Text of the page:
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The solution for the 3-d case can be found here; I would like to get the generalized version. There's no simple generalization of the Mathworld algorithm since the cross product is defined only for 3 and 7 dimensions, so I understand.

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closed as off topic by Walter, gnat, Yusubov, StuperUser, ChrisF Oct 17 '12 at 20:23

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This is a mathematics question rather than a programming question, isn't it? –  Kirk Broadhurst Oct 11 '12 at 22:52
    
@KirkBroadhurst I was worried about that but I didn't see a 'Stack Exchange Algorithms' site, and there are lots of algorithms on this site--and FWIW I want this because I need to code it... –  Matt Phillips Oct 11 '12 at 22:54
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You best bet is probably math.stackexchange.com –  Robert Harvey Oct 11 '12 at 22:59
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I think we could use an appliedmath.stackexchange for this kind of question. So we could quit bothering the serious mathematicians 8^) –  comingstorm Oct 11 '12 at 23:01
    
Wouldn't the computer science exchange be a better fit than the math? –  Sunny Juneja Oct 11 '12 at 23:46

3 Answers 3

up vote 3 down vote accepted

If you use vector algebra (which is easy with a vector algebra library), there is no real difference between the 3-d case and the N-d case. Unfortunately, the page you link to has written out the vector math element by element, which tends to obscure this.

So, paraphrasing from the article: given a line through two points A and B, the minimum distance d to a point P can be computed as:

   n_vector pa = P - A
   n_vector ba = B - A
   double t = dot(pa, ba)/dot(ba, ba)
   double d = length(pa - t * ba)

Note that adding two n_vector's is just like adding a 3-vector, except you add N corresponding elements instead of 3 of them, and scaling an n_vector by scalar t is just like scaling a 3-vector except you scale N elements instead of 3.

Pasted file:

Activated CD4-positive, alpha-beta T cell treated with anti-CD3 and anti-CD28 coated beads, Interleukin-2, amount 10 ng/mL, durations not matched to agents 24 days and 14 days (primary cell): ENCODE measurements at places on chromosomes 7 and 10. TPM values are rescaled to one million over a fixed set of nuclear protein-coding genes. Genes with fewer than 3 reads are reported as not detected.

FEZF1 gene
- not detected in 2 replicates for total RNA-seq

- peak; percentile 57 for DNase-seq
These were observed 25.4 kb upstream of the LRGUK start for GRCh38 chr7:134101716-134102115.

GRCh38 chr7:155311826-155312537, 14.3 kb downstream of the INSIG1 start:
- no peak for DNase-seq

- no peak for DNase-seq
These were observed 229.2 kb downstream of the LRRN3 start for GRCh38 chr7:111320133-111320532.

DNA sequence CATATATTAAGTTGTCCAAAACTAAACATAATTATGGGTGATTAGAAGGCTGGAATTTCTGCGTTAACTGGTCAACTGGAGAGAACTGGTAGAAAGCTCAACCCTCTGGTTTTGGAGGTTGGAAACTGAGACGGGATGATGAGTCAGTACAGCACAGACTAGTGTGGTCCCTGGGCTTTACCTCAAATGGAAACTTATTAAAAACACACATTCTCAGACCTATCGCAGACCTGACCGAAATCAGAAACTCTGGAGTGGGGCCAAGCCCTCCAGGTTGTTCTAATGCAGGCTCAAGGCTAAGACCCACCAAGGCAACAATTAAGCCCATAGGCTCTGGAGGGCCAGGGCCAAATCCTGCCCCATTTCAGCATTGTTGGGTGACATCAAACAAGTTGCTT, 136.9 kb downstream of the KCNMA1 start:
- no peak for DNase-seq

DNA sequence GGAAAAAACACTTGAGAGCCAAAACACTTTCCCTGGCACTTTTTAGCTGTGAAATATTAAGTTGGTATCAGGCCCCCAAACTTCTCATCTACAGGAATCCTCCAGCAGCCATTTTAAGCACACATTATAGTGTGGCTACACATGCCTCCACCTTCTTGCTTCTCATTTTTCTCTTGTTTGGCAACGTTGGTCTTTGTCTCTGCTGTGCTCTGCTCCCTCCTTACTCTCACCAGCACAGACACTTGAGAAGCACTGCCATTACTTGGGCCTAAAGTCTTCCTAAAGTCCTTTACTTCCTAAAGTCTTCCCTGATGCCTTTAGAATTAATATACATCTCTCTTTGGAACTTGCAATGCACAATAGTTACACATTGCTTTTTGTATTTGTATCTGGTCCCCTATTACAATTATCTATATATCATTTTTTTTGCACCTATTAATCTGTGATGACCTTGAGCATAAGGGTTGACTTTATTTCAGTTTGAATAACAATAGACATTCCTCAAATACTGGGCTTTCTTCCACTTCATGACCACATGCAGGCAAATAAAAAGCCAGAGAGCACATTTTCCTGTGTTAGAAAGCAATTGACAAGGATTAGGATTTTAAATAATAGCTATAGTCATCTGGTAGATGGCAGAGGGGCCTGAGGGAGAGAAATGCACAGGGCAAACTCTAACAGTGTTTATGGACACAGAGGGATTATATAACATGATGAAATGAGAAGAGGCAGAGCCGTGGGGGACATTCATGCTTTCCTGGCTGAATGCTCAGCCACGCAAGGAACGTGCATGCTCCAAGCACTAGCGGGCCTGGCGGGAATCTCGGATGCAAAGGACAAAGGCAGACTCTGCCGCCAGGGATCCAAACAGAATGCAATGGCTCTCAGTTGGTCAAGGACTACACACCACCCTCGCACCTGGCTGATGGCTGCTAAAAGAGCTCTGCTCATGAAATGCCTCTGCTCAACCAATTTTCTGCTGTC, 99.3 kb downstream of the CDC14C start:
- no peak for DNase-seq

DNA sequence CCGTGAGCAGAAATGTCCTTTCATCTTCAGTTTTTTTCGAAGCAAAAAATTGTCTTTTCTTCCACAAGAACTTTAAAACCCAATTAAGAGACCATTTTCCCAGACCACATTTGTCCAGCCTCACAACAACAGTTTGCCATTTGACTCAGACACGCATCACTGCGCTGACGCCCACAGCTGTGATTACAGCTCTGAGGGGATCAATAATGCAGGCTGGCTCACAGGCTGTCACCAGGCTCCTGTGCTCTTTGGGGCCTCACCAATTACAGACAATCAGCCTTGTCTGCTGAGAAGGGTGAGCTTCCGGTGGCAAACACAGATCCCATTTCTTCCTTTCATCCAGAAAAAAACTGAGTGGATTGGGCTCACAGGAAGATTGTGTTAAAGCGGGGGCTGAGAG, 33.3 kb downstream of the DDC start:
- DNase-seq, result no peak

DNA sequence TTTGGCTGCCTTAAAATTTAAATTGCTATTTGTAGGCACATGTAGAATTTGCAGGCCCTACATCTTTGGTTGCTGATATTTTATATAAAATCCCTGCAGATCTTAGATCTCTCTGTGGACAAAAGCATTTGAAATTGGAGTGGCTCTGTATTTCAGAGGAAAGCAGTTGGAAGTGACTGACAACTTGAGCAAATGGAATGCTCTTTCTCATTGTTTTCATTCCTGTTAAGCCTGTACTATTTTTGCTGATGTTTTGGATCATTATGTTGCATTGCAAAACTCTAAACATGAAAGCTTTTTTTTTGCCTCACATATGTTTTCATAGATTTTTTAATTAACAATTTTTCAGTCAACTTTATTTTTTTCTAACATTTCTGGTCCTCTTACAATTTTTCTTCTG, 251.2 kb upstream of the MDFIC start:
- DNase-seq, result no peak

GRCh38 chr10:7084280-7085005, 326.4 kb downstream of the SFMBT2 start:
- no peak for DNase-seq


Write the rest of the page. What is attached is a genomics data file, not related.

Evaluating the length() of an n_vector is only slightly more complicated: you sum up the squares of all N elements (instead of just the 3), and take the sqrt() of the result. Finally, as you may have guessed, the dot() product is the sum of the products of the N corresponding elements (again, instead of just the 3).

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Terrific! Thank you! –  Matt Phillips Oct 12 '12 at 1:36

The algorithm is to minimise the distance between the point and the line.

The line is a set of points. Write an equation to express the distance between the given point and each point in the line - it will be something like d = sqrt((a1 - b1)^2 + (a2-b2)^2 + ... + (an-bn)^2).

Now minimise that equation.

Rather than implement this algorithm yourself, I'd suggest you find a library for linear equations in your chosen language. I've heard of JAMA (for Java), but I have never needed to do this so haven't researched it.

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Express the line as a function of a single parameter t. Call it X(t).

The distance from a point P to a point on the line X(t0) is just u(t) = || X(t0) - P ||, and you don't actually need to do the square root.

Now find the value of t that minimizes u(t). The standard method from first-semester calculus is to form the derivative du/dt, set it to zero, and solve for t.

If the line is actually a straight line, you will get one solution. If the line is a curve, you may get many solutions, and you'll have to look at all of them to find the actual minimum.

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Hmm, I'm pretty sure derivatives aren't part of the standard 1st semester Calculus curriculum--they weren't in mine--but anyway, thanks. –  Matt Phillips Oct 12 '12 at 1:32
    
@Matt, PLEASE tell me you're joking. If you didn't cover the basics of integration and differentiation of functions of one variable in 1st semester calculus, what DID you cover? –  John R. Strohm Oct 12 '12 at 3:19
    
Ha, well it was a while ago now but certainly integration, and calculation of the derivative as the limit of (f(x+Dh) - f(x))/Dh. But DiffEq was a second year course, which is my biggest regret not taking as a math major. Tufts U., which is not a bad school. –  Matt Phillips Oct 12 '12 at 18:19

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